The power of starting the year well
Even though my birthday is in January, I (like many people) find January the most depressing month of the year. Starting this year with two days of ideas and inspiration at the Pendulum Summit and I can feel the positive energy and buzz affecting everything – my mood, my energy, my motivation, my work, my perspective, my vision for the year ahead, even what I’m like at home with my family.
Note to self: Always start January with some kind of positive and powerful experience to set myself up for the year ahead!
The energy of connecting
Apart from hill running (which I’ve written about before), one of my greatest sources of energy comes from connecting with people. Of course I saw very impressive and inspiring people on stage, but I also got huge energy from the conversations I had with people throughout the two days and at the CEO dinner. Talking to and connecting with interesting, like-minded people. People who want to grow and be the best version of themselves.
So it really wasn’t just about those two days in the Convention Centre – I know I will feel the after-effects of so many engaging, connected conversations for quite some time. It’s so important for our sense of wellbeing, for our energy levels and in order to enjoy our lives as much as possible to know what ‘fuels’ us, and to make sure we actively shape our lives and work to tap into this as often as we can.
The buzz of learning
One of the most important things in my life is feeling like I’m always growing and developing as a person and I get such a buzz from learning and challenging myself. To be in an environment of learning, insights and inspiration for two full days was a powerful energiser for me. Redbull for the mind and soul! And great to be surrounded by 4,000 other people who feel the same.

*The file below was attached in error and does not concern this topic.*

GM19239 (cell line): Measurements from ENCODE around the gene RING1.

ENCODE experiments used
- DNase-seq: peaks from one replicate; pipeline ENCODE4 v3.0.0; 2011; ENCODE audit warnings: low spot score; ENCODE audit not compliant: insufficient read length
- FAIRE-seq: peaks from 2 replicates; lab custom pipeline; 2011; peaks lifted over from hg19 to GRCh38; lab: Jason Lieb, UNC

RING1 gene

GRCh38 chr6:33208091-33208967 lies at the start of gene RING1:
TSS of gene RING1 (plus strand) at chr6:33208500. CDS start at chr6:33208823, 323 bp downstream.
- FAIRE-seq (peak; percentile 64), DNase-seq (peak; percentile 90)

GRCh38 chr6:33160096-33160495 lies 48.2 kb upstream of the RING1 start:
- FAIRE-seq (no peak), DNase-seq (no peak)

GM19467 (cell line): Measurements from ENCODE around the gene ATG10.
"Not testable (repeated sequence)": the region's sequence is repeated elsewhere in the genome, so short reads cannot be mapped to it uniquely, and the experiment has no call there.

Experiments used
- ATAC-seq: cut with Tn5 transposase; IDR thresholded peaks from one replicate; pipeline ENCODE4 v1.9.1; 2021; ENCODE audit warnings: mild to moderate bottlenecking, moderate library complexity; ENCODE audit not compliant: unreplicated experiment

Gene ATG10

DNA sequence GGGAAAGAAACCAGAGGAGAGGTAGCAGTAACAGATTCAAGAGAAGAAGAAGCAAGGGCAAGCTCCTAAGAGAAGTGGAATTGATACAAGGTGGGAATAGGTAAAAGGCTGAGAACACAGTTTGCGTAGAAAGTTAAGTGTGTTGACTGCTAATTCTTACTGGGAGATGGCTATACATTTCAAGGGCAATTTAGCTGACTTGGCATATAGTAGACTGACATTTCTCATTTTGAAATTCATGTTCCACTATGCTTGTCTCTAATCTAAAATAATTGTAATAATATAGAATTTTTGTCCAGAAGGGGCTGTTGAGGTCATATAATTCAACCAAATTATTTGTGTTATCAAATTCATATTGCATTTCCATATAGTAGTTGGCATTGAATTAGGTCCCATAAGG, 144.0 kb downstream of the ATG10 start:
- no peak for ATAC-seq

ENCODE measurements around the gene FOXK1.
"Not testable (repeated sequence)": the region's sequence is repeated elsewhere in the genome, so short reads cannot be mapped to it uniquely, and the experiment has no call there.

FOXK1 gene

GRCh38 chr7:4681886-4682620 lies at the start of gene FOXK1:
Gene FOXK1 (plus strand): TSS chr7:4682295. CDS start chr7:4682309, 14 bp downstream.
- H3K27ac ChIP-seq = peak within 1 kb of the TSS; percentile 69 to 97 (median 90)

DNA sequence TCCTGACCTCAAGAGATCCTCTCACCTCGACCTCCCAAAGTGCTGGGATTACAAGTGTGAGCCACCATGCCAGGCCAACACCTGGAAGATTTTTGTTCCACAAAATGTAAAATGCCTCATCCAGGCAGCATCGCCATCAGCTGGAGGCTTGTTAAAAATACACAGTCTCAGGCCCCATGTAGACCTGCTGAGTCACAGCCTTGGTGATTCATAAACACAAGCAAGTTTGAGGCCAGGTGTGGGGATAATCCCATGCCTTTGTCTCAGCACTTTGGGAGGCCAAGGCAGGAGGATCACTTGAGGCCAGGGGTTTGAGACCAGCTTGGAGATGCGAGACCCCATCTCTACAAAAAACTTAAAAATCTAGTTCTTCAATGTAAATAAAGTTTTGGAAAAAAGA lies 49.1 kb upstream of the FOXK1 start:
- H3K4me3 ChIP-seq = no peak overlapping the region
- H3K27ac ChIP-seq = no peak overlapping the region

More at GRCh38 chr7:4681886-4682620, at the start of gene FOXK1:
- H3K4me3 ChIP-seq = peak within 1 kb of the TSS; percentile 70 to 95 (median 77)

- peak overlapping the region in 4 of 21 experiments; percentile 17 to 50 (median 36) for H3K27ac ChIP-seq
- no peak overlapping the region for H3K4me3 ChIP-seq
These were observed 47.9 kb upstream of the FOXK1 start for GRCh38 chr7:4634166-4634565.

Again, more knowing your fuel and acting on it.
The importance of the inner game
You may have noticed, the points so far are all about inner shifts not anything outside of myself. My fundamental belief is – get the inner right and the rest will follow.
When I compare my feelings towards some work-related issues before Christmas (after a long year with some personal challenges along the way) to my perspective now – everything seems much clearer and easier to me now. Perhaps you’ve noticed these kinds of shift in perspective too after the rest/reset/refresh of the break at Christmas/New Year.
Only my inner world. My energy. My mood. My perspective.
And THAT changes everything.
Bear Grylls on failure, fear, fire & faith
After a very impressive intro to the SAS trained, youngest ever person (at the time) to climb Everest, and the man who took president Barack Obama into the wild for two days, Bear comes on stage and tells us that the “other” Bear Grylls had just been seen nervously going walkabout before his presentation, was seen repeatedly visiting the toilet and that he “Really struggles with a room full of strangers”.
Much more human and humble than I expected, Bear explained how he failed SAS selection the first time but that this “Forced me to adapt …. To get stronger inside and outside … Failure is the doorway you’ve got to go through if you want to succeed”.